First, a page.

Going away to college with LTFA

Started by nonuteen, April 08, 2014, 10:45:09 AM

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PA/TNA Dd will be starting college in the fall.   Trying hard to work with her college of choice to make a safe environment for her and it has been so stressful.   While they are WAY more allergy aware than some I have dealt with, there is still a lot of risk.  None of their dining areas are nut free and therefore no guarantee there.   How will she eat?  How do we keep her safe?

While speaking to special services today she really seemed to get it and is going to see if or how we can make this work (dining and housing wise) but did say this is the first time they have had to deal with an allergy this severe...sigh.  Hard to always be the first...

Hoping we can make this work for her as she really has her heart set on the college experience and has worked really hard but so difficult transitioning from our very safe home environment to a college environment on her own in a small college town hours away...

If she lives in the dorms,  she would need a single (which she DOESNT want, she wants to be with others) and they are only allowed a small fridge and microwave.  No hot plates or anything else.  Hardly an ideal way to make sure she always has her own food.

Thoughts?  Anyone else in this position?   I would have loved for her to stay home and commute one of the local colleges but she is ready to fly:)


Not a lot of advice for you-- honestly, DD's allergies are such that (knowing what we know about college campuses, dorm environs, etc) there is just no way that we'll do it.

She might eventually transition to off-campus housing, but she has to be able to keep her own food safe, and she has to be able to prepare food for herself. 

Anyway.  Identifying yourself to disability services on campus is the first step-- I take it that you've done that, yes?  If you press, can you get permission for other appliances (maybe an induction hot-plate?) for her?  Honestly, she's going to HAVE to be flexible enough to realize that her college experience may not be identical to that of her unaffected peers.  That's simply the way that it is.  She's not alone in not getting "the" college experience that she imagined, by any means-- but taking risks with your management strategy in order to live more normally.... hmm.... there's a limit to what is wise there, yeah?

There's a lot more to being ready to fly than wanting to live away from home for our kids.  Unfortunately.  Being truly ready also means being mature enough to accept that you have to compromise on what you want so that it's feasible in light of the very real limitations on your food safety, KWIM?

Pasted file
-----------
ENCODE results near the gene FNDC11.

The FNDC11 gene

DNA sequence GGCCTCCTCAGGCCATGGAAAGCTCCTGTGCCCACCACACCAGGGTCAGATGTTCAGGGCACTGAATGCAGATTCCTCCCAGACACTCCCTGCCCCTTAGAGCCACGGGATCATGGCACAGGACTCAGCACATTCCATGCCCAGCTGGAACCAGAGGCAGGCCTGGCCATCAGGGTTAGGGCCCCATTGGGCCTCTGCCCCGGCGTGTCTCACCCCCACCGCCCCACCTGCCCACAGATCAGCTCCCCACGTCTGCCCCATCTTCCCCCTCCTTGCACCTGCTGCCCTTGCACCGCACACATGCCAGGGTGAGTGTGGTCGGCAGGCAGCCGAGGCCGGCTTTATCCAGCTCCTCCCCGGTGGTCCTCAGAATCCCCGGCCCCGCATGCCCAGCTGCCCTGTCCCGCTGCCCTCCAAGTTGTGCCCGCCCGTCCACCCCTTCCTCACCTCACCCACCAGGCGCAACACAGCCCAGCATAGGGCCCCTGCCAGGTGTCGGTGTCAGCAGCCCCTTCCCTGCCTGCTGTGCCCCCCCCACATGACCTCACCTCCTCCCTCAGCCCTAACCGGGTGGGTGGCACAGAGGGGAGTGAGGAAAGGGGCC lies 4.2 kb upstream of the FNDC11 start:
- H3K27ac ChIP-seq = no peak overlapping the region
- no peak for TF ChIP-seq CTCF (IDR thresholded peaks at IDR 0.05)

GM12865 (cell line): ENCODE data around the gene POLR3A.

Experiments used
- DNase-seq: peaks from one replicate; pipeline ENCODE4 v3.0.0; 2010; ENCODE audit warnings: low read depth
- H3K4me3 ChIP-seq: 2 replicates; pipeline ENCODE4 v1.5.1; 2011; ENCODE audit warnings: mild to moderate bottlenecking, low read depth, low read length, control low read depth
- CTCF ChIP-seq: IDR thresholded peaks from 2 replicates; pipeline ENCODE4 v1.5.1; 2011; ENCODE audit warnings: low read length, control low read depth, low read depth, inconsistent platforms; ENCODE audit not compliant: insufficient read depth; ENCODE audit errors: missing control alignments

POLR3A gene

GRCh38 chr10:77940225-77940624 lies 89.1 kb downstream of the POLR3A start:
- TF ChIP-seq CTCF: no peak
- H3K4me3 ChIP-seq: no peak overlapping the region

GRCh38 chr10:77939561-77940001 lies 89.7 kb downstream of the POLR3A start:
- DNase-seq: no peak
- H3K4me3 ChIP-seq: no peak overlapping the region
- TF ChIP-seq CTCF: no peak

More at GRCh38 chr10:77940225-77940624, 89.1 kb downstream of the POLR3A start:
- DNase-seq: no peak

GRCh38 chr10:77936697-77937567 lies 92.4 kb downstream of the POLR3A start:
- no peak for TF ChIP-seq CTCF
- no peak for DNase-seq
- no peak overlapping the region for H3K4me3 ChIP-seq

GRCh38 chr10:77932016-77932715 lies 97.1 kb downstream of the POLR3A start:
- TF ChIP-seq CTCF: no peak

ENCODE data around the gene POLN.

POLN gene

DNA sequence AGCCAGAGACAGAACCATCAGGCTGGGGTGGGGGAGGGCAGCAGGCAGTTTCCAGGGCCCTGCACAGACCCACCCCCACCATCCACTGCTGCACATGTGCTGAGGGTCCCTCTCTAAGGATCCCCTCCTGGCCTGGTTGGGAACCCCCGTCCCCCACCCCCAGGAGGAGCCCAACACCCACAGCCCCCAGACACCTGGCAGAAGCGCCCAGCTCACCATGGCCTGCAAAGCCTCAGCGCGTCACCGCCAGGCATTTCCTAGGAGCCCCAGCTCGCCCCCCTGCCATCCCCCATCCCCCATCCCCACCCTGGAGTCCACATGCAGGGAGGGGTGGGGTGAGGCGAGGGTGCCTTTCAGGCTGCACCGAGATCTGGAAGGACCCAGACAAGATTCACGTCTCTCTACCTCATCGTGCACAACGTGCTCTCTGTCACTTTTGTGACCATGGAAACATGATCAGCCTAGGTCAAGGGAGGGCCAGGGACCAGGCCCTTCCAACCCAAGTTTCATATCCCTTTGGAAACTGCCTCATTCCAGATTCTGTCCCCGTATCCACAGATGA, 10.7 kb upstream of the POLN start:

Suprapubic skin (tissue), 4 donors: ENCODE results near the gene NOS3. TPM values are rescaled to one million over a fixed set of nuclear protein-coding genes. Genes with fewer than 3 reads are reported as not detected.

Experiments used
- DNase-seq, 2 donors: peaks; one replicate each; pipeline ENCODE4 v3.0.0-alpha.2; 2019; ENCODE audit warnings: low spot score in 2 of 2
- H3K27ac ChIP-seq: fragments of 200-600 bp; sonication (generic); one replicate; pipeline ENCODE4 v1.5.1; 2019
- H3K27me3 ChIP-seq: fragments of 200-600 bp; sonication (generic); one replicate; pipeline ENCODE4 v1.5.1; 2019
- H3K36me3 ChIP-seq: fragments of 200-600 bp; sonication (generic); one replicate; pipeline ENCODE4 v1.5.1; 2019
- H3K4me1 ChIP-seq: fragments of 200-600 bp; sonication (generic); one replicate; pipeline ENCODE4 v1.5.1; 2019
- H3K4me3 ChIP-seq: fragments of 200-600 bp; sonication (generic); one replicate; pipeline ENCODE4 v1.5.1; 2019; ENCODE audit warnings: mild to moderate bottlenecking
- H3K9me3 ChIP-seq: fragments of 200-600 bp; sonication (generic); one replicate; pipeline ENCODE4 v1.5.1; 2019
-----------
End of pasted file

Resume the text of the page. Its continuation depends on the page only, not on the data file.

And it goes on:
That means not eating in a high-risk setting 2 or 3 meals a day for four years, at least if you're someone with a low reaction threshold.

I'm happy that my DD hasn't really fought this all that much-- she packs food rather than planning to purchase lunch (generally has a back-up plan even if she does plan to purchase something that she's scoped ahead of time), and seems to accept that this is just her lot in life.  It sounds like your DD isn't accepting that she may HAVE to live in a single-- maybe that is just the impression that I'm getting. 

I get some of this is lack of experience, too; my DD doesn't understand how food-oriented a lot of sorority affairs are, and has it in her mind that she'd like to go through Rush.  I'm not telling her "no" but I'm also not really encouraging it, either. 

I feel for you.  It is very stressful.   :grouphug:
Resistance isn't futile.  It's voltage divided by current. 

Western U.S.


The hot plate may be non-negotiable. Yes, I think it's silly too but even professors are not supposed to have anything but a microwave or small refrigerator in their office. I've tried getting DH to stock something else in his office for years and he can't/won't. It probably is rooted in fire hazard as it's not limited to students.


Right-- and that's where I'm thinking "induction" might be an exception, since it's not a thermal source any more than a microwave is.

Resistance isn't futile.  It's voltage divided by current. 

Western U.S.


Me: Sesame, shellfish, chamomile, sage
DS: Peanuts


In our case, no even to the magnetic stand-alone. IMMV. It had to do with the described activity of cooking being prohibited, I think. Much like they aren't supposed to have cots in office to sleep or use it as some sort of occupancy but that's for offices to prevent faculty from squatting.


Silly me-- I thought it was to prevent faculty from SLEEPING.  At all.  ;)

Mac's point is a really good one-- if she has a 504, take a copy of it with you to disability services.  She should qualify for one in higher-ed, too. 

Resistance isn't futile.  It's voltage divided by current. 

Western U.S.


At DS's college they are not allowed to have anything with open heat source like toaster, hot plate, etc. but they are allowed to have closed heat sources like George Foreman grills, crock pots, electric kettles, etc.  I wonder if they'd be able to work a compromise with you on that?  You'd be surprised what all you can cook on the George Foreman!